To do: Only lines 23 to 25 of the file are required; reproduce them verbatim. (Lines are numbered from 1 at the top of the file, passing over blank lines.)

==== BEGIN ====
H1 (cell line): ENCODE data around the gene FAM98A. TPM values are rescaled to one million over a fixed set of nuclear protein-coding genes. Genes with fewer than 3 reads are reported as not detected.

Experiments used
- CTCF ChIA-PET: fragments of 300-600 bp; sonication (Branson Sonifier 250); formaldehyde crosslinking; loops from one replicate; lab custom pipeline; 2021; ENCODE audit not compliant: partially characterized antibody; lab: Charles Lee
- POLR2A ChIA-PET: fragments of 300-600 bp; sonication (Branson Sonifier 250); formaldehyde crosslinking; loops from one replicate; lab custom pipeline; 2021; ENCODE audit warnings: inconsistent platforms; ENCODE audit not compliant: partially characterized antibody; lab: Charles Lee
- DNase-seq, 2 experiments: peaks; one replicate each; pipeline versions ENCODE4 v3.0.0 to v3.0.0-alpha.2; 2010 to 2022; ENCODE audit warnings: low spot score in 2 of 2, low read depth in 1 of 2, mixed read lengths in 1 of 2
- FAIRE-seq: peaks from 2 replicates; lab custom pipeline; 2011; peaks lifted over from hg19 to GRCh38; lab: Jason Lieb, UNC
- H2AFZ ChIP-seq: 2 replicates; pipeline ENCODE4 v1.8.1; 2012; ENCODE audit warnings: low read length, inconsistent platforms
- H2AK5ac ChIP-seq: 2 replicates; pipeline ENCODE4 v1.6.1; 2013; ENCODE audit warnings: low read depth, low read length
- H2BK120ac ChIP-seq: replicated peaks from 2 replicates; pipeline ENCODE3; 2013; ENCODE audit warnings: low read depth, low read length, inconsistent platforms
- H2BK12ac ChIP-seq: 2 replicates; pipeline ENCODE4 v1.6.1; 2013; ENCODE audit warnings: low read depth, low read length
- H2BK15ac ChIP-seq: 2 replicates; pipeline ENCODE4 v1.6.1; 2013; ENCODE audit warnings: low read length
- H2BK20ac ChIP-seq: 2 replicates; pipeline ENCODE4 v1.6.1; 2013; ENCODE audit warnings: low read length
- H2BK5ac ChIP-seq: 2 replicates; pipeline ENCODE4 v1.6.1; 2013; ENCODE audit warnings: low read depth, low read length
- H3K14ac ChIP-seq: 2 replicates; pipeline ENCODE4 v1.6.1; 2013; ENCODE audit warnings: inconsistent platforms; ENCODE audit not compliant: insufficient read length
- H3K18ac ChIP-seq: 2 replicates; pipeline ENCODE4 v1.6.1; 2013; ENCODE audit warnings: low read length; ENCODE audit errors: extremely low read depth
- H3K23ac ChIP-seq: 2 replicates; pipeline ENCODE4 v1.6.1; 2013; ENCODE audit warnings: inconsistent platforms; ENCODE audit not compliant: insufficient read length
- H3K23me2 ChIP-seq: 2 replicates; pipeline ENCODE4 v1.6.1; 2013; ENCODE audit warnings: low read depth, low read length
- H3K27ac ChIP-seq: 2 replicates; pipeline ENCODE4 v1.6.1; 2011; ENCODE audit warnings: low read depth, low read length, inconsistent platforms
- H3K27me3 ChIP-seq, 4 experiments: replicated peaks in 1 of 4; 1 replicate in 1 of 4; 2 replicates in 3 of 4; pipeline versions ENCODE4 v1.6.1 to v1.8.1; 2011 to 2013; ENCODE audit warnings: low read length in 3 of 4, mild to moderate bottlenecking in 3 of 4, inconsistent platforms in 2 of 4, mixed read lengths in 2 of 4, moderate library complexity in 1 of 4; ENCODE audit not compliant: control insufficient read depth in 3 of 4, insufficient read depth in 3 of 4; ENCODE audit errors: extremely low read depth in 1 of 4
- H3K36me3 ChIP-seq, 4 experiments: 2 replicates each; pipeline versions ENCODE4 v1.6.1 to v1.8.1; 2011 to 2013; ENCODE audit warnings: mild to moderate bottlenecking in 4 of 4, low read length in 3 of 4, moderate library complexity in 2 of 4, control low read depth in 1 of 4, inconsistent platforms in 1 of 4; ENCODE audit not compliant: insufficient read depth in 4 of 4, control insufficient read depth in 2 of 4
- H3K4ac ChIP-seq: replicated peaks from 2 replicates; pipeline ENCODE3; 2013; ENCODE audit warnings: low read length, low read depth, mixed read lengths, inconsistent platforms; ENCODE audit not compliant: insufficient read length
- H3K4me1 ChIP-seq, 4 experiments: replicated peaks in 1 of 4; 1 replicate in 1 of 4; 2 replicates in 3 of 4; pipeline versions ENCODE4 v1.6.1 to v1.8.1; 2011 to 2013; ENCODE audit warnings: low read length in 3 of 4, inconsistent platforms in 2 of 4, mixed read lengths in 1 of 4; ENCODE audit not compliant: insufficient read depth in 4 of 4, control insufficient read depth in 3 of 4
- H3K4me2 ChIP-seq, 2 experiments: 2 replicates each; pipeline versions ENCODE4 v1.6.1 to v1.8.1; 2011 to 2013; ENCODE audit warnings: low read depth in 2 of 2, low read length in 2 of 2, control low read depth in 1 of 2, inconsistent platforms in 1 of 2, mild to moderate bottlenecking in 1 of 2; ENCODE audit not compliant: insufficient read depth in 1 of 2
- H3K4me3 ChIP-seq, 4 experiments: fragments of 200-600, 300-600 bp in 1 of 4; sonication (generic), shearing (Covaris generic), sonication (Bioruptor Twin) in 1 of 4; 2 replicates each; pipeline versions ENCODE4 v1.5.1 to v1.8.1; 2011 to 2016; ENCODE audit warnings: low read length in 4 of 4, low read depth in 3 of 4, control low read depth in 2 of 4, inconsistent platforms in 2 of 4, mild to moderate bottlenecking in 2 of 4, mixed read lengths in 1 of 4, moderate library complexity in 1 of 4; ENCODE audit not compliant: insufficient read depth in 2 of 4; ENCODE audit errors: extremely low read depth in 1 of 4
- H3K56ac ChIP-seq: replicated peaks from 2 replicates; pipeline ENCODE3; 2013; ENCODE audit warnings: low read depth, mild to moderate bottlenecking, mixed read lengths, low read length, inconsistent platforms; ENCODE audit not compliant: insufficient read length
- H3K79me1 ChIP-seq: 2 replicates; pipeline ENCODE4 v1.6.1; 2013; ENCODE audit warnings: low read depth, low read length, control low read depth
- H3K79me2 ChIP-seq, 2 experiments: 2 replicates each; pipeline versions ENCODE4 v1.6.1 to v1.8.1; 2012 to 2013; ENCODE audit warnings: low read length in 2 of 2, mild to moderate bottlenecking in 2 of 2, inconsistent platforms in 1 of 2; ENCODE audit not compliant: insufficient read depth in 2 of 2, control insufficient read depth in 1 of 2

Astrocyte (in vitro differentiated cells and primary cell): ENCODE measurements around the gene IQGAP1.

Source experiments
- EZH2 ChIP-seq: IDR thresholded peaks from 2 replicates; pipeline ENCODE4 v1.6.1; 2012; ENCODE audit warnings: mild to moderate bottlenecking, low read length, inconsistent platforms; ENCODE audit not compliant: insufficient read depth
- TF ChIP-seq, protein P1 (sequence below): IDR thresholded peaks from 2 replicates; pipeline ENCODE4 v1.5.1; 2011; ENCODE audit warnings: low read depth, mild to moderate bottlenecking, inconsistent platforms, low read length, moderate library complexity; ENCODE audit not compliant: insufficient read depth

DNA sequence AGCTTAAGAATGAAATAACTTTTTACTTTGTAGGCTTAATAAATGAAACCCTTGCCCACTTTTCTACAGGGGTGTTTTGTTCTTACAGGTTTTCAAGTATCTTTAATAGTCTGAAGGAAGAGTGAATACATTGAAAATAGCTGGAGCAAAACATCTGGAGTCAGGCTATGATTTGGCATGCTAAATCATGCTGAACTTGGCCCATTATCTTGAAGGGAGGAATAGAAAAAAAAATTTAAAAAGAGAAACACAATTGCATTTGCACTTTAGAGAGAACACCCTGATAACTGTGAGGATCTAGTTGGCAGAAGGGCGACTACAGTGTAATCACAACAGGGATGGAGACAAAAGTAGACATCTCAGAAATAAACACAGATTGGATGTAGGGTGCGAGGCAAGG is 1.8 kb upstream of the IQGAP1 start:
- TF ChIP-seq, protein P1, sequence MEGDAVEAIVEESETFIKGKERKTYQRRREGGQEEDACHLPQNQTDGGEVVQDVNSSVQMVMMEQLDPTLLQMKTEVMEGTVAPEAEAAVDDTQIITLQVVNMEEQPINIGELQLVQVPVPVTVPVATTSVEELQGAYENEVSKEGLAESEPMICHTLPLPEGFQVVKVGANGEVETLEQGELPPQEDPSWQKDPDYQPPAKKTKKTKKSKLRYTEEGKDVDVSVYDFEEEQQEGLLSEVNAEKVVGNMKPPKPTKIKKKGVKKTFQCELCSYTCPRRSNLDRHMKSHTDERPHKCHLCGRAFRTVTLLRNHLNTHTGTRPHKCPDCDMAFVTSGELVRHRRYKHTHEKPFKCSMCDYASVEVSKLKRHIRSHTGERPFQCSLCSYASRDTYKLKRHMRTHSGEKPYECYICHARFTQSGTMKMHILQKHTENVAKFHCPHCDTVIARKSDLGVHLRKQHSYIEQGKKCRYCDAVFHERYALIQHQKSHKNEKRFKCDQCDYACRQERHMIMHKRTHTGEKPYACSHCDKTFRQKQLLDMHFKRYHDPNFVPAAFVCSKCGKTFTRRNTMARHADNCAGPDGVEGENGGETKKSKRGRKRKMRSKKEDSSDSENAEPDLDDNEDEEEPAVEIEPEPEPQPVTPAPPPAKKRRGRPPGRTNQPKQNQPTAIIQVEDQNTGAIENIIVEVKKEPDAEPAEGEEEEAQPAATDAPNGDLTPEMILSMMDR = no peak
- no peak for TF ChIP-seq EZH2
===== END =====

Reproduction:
- H3K4me2 ChIP-seq, 2 experiments: 2 replicates each; pipeline versions ENCODE4 v1.6.1 to v1.8.1; 2011 to 2013; ENCODE audit warnings: low read depth in 2 of 2, low read length in 2 of 2, control low read depth in 1 of 2, inconsistent platforms in 1 of 2, mild to moderate bottlenecking in 1 of 2; ENCODE audit not compliant: insufficient read depth in 1 of 2
- H3K4me3 ChIP-seq, 4 experiments: fragments of 200-600, 300-600 bp in 1 of 4; sonication (generic), shearing (Covaris generic), sonication (Bioruptor Twin) in 1 of 4; 2 replicates each; pipeline versions ENCODE4 v1.5.1 to v1.8.1; 2011 to 2016; ENCODE audit warnings: low read length in 4 of 4, low read depth in 3 of 4, control low read depth in 2 of 4, inconsistent platforms in 2 of 4, mild to moderate bottlenecking in 2 of 4, mixed read lengths in 1 of 4, moderate library complexity in 1 of 4; ENCODE audit not compliant: insufficient read depth in 2 of 4; ENCODE audit errors: extremely low read depth in 1 of 4
- H3K56ac ChIP-seq: replicated peaks from 2 replicates; pipeline ENCODE3; 2013; ENCODE audit warnings: low read depth, mild to moderate bottlenecking, mixed read lengths, low read length, inconsistent platforms; ENCODE audit not compliant: insufficient read length